The Canadian arm came into being at the time of the Winter Conference in Birmingham Alabama, January 2006, and the new American arm was announced by Chuck Murphy at the Winter Conference in Jacksonville, Florida, in January 2007. As the Press announcement suggests, the creation of these entities did not involve getting a vote of approval neither from the AMiA churches already in existence nor from licensed clergy.
From the perspective of the Anglican Doctrine of Reception (for details see my booklet, Reforming Forwards? The process of reception…, Latimer Studies 56/57, www.latimertrust.org) what I suggest that Rwanda should have done was to appoint one or more bishops solely for the ACiC and the ACiA, in order to maintain what is referred to within the Anglican Way as “the two integrities.” The present policy as determined by Rwanda has one set of bishops and one set only who are all in the AMiA, where all of whom are committed by oath, annually taken, to the doctrinal basis of the AMiA. This includes commitment not to ordain or promote women as priests and means that they belong squarely within one integrity.
Now in the Anglican Communion, apart from this integrity, which is that of maintaining catholic order and practice, there is another integrity, one that is only a few decades in existence, and this is to ordain women as priests but within certain rules, which rules are set forth in the Anglican Doctrine of Reception (created by the Lambeth Conference of 1988 and elaborated by The Eames Commission in the 1990s). This doctrine states that the decisions of synods to ordain women is to be open to continual discernment and testing by the faithful, and that only after an indeterminate period of time will the mind of the Lord be known as to whether ordained women are to become a permanent part of the Ministry of the Church. Further, the doctrine assumes that there will be in existence the two integrities and thus bishops will belong to one integrity or another. It is impossible on principle for a bishop, who does not ordain women in one diocese of province or network, to cross over into another place and there act and speak as if the ministry of women priests is fine. That is, a bishop cannot as a man of principle belong to two integrities simultaneously. This mocks truth and sets aside the Anglican Doctrine of Reception.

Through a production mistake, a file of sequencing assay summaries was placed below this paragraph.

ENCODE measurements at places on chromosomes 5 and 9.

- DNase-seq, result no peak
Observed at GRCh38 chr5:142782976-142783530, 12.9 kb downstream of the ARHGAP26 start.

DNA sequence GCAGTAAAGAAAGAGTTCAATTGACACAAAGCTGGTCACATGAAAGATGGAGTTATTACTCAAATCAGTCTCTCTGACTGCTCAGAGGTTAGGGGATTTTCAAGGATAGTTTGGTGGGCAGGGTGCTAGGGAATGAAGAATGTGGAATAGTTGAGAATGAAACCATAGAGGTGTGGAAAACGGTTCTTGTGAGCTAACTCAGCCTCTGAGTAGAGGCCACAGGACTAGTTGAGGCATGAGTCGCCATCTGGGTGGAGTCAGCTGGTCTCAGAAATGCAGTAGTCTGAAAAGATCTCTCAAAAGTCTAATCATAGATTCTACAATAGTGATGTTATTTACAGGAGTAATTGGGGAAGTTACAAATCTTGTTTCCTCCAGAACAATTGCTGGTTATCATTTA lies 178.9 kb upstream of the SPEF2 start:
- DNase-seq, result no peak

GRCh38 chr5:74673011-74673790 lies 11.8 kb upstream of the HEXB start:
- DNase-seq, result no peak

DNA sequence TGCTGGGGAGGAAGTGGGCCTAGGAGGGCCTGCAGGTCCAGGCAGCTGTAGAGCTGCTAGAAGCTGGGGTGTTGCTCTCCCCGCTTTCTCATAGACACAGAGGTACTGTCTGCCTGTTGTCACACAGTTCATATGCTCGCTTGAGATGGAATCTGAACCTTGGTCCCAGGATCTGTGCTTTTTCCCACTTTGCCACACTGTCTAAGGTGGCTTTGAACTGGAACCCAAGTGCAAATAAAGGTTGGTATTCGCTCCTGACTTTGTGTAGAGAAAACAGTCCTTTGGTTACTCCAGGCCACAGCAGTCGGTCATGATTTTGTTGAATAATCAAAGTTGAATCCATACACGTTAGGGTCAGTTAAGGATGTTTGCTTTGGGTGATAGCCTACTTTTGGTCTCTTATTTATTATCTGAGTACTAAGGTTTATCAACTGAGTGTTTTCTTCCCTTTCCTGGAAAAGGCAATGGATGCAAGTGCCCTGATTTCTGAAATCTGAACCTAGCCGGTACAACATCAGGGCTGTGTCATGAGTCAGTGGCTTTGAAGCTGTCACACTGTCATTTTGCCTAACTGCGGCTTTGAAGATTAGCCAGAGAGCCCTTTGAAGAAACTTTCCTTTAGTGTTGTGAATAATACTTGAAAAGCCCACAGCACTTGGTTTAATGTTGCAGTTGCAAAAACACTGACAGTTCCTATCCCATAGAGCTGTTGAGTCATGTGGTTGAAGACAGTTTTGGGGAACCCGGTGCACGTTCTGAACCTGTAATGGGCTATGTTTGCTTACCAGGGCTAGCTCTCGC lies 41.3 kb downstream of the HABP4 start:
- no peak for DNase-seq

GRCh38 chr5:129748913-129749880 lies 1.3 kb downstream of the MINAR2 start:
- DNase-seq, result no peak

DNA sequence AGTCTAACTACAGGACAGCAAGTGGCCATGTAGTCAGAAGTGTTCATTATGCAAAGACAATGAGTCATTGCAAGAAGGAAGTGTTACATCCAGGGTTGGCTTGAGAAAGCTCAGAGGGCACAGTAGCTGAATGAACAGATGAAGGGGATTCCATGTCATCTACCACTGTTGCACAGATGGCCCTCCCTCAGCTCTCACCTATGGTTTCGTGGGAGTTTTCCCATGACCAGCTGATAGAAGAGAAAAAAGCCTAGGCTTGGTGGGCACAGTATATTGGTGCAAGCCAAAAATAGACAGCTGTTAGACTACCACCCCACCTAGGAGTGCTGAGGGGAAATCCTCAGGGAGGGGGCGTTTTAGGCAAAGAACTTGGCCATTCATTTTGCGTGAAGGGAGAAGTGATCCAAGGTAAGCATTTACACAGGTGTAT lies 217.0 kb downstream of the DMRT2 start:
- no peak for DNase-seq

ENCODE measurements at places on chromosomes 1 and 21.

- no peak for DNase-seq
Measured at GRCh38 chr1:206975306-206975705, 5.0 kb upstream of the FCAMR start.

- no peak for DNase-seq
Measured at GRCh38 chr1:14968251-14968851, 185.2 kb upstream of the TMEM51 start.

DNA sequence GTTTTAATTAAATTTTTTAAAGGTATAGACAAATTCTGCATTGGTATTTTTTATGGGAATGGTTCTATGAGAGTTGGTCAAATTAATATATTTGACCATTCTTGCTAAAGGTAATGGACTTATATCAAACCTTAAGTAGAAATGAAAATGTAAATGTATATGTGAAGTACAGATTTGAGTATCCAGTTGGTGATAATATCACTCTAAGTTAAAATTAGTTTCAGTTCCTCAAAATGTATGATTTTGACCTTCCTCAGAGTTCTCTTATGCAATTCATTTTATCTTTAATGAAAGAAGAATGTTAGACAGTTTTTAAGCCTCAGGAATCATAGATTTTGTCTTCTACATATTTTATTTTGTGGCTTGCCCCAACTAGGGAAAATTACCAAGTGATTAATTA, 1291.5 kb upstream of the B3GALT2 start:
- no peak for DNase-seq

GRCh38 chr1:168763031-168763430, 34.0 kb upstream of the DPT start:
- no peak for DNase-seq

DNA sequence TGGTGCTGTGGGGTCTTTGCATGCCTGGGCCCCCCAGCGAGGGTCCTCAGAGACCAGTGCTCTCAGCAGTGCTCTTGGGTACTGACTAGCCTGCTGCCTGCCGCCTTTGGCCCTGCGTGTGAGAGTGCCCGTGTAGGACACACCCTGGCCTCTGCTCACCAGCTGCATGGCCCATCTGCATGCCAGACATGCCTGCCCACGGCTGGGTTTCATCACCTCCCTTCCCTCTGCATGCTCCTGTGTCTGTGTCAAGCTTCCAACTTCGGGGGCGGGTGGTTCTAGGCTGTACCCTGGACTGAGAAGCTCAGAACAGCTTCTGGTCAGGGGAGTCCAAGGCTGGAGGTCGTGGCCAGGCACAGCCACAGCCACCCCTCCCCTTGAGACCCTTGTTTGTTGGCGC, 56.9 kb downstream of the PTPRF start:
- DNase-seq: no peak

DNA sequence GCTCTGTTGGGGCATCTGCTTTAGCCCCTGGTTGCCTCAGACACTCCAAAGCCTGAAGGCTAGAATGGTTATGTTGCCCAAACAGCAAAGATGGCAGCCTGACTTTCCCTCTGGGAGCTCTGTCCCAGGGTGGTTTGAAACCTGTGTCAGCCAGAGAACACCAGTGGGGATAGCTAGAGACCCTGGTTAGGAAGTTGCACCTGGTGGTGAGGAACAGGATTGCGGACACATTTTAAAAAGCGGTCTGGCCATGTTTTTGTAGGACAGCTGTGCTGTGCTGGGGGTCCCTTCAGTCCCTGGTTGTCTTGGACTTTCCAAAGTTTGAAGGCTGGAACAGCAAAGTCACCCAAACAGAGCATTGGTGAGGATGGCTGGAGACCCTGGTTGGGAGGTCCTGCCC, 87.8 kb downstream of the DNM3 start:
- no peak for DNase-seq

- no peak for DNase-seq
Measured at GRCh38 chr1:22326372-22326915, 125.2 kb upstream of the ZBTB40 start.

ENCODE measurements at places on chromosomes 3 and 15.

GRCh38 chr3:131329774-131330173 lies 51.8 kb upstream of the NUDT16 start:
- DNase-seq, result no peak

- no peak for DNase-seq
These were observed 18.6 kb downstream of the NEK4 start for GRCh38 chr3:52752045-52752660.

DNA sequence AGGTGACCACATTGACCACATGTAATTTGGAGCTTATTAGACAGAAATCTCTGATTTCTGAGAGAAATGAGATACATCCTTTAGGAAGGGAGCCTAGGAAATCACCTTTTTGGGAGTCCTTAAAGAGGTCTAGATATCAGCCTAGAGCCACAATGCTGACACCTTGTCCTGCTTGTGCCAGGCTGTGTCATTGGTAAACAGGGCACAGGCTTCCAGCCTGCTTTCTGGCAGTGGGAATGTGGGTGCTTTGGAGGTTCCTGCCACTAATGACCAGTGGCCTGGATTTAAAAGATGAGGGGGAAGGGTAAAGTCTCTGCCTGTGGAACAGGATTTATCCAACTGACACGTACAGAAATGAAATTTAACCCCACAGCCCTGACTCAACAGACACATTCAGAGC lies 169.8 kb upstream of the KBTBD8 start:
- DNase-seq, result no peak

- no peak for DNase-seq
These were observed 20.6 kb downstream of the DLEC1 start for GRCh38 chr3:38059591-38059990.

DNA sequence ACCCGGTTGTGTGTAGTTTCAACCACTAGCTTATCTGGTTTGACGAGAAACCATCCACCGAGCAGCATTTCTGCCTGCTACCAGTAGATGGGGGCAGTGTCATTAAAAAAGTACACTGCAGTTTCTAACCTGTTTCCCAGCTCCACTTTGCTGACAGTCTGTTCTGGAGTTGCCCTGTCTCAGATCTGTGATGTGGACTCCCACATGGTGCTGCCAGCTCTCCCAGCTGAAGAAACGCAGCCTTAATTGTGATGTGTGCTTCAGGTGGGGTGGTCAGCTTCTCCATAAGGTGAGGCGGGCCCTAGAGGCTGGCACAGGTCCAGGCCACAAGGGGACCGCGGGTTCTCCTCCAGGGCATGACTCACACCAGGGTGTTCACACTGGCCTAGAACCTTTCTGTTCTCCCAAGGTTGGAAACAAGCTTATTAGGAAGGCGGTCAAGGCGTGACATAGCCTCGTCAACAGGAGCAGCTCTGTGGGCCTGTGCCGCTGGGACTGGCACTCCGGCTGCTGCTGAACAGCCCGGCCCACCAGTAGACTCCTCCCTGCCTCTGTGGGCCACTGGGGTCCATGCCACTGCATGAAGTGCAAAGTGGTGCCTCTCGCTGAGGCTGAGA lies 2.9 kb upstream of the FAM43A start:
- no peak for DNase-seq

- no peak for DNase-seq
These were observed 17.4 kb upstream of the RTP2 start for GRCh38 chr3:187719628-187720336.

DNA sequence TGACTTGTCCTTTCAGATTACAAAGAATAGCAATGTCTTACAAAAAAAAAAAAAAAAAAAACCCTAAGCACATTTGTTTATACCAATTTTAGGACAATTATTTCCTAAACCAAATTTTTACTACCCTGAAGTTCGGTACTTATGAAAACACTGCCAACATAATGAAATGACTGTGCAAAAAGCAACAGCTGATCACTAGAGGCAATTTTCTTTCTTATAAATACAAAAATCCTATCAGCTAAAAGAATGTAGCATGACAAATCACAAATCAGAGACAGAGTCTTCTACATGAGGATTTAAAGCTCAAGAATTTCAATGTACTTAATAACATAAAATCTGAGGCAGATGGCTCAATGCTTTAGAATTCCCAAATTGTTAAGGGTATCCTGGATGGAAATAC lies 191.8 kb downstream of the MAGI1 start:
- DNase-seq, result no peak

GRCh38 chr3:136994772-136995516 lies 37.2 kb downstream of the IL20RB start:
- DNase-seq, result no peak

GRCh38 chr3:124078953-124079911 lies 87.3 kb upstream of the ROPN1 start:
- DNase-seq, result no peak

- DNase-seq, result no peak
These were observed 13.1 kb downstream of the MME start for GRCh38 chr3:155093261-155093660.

The Province of Rwanda has ruled that women may be ordained in Rwanda but this ruling, because it is within the Doctrine of Reception, does not require a bishop who does not accept the innovation of women priests to ordain women or even license women to be under his pastoral care as Father-in God. In the Mother Church of the Anglican Communion, the Church of England, there are Bishops known as Provincial Episcopal Visitors who minister to parishes which do not receive the ministry of their territorial, diocesan Bishop, because he ordains women. The aim here is to maintain two integrities while the process of reception is continuing.
For the Bishops of the AMiA, who are committed to one integrity, that of maintaining historic catholic order, to move into another (which is what the ACiC and ACiA contain) and function there, as if they were also of that integrity, is clearly contrary to right reason and to good ecclesial practice. It is to conflate two integrities into one. Also it contravenes the conciliar decision of the Anglican Communion in its adoption of the Doctrine of Reception. And it undermines the possibility of harmonious working relations in the long term in the Anglican Mission in the Americas (plural).
I suggest that to put matters right Rwanda should provide immediately a bishop who belongs to the new integrity so that he or she can minister to the ACiC and ACiA. And, as part of the pain of the modern Anglican situation, let it be understood that Bishop will not be able to minister within the AMiA, once he has ordained a women as a priest. As Anglicans we cannot escape the situation we have knowingly walked into—maintaining two integrities on ordination until we all agree as to the mind of the Lord—and we need to be clear that this situation cannot be treated as a problem in business which the “chairman” and “CEO” can solve by decisions from on high. It has to be solved in ecclesial ways and that is what The Eames Commission sought to describe. We may not like these ways but we have to live with them as Anglicans within the Communion of Churches.
The Revd Dr Peter Toon January 21, 2007 email@example.com